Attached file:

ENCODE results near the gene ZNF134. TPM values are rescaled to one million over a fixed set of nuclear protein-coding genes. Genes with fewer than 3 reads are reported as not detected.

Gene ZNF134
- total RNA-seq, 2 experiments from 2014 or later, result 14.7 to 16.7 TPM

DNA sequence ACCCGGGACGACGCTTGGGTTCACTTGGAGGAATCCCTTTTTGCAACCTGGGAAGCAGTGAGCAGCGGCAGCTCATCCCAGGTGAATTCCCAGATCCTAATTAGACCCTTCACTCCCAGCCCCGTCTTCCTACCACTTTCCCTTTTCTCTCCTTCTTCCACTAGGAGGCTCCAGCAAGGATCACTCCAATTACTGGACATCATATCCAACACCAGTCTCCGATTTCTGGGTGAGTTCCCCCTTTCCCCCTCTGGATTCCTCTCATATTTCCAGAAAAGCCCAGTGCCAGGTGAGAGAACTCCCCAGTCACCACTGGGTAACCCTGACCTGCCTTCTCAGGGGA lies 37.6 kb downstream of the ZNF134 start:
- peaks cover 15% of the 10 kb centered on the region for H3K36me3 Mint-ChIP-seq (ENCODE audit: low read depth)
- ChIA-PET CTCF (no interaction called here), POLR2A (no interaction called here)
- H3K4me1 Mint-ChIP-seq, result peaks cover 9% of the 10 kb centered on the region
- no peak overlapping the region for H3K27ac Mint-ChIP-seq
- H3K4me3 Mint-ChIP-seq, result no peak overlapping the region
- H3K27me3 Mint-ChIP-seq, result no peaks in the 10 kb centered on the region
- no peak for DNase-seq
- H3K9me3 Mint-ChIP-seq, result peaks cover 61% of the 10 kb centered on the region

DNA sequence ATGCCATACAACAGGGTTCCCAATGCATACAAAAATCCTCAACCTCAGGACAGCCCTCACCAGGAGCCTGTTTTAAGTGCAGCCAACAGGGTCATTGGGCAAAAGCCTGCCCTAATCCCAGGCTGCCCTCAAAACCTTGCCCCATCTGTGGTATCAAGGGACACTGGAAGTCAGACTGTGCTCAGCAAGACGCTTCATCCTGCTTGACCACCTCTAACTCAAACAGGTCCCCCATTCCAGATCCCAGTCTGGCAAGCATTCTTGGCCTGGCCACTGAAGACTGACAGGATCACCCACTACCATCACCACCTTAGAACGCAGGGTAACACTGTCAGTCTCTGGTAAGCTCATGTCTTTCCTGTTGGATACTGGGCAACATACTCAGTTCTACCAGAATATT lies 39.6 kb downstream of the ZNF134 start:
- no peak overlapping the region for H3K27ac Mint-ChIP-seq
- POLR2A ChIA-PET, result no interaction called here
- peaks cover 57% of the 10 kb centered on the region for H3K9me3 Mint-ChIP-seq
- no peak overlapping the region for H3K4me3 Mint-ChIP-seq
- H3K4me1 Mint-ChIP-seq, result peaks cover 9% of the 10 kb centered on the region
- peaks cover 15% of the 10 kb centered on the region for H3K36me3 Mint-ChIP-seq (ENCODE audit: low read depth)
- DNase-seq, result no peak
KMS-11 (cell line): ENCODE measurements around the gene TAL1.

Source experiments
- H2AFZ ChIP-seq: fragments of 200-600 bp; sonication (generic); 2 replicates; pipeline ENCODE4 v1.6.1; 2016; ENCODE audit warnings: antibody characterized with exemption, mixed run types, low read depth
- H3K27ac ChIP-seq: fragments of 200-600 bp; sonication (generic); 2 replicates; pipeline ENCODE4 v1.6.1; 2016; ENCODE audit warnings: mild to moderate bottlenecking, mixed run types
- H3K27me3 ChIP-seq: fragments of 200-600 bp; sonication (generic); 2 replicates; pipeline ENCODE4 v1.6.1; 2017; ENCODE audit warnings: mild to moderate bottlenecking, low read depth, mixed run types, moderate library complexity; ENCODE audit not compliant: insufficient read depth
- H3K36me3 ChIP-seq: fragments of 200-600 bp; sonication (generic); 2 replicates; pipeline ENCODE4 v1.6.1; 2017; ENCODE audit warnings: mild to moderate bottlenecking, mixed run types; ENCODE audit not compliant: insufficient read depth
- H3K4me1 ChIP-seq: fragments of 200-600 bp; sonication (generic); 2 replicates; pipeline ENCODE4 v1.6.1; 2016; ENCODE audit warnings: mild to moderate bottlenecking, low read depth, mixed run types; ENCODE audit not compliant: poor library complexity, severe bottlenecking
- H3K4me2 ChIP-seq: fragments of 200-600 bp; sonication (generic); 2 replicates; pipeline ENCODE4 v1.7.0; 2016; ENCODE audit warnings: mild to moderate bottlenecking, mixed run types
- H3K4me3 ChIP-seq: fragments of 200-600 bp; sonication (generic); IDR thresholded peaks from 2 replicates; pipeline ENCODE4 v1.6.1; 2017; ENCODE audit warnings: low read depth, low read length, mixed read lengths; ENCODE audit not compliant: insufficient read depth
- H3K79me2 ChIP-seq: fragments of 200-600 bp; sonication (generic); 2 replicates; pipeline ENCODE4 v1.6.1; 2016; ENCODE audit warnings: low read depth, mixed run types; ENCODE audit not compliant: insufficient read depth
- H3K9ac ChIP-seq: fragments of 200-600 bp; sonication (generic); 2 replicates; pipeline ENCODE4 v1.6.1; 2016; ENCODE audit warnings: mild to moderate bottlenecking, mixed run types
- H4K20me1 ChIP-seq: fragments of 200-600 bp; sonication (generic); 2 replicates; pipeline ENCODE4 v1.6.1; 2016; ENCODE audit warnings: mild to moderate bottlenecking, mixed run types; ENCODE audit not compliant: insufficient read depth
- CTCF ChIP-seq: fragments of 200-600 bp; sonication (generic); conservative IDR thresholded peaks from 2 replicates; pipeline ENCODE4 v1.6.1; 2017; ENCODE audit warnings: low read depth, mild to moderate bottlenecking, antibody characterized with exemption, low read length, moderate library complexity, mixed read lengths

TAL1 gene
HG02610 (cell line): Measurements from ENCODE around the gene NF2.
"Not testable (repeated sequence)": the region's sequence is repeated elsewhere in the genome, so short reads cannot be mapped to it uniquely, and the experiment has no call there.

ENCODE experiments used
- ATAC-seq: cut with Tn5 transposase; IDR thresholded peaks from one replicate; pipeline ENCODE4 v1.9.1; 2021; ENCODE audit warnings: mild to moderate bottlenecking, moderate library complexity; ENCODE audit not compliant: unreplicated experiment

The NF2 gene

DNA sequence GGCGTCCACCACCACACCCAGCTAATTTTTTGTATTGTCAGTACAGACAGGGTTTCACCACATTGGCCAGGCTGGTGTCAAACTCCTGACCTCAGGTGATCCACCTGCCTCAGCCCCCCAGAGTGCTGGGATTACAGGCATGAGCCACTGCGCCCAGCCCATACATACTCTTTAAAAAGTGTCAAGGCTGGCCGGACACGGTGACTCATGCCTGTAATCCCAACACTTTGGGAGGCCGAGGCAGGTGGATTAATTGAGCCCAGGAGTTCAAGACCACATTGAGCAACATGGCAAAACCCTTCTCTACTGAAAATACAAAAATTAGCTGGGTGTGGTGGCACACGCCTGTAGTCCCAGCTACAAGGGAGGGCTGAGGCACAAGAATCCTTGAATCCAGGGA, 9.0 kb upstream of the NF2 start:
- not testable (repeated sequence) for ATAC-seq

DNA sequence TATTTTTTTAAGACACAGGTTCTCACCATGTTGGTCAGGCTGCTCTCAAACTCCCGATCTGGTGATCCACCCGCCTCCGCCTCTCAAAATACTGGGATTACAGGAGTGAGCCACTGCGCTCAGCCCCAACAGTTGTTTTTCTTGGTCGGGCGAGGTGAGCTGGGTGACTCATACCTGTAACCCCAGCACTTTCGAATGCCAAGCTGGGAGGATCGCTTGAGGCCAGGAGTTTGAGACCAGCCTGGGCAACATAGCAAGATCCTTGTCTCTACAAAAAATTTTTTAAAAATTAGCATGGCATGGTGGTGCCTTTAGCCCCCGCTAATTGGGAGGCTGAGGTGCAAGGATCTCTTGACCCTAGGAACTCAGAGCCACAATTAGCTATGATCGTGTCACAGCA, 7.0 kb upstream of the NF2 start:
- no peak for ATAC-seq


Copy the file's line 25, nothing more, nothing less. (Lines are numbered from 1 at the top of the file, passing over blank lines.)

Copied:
- H3K27me3 ChIP-seq: fragments of 200-600 bp; sonication (generic); 2 replicates; pipeline ENCODE4 v1.6.1; 2017; ENCODE audit warnings: mild to moderate bottlenecking, low read depth, mixed run types, moderate library complexity; ENCODE audit not compliant: insufficient read depth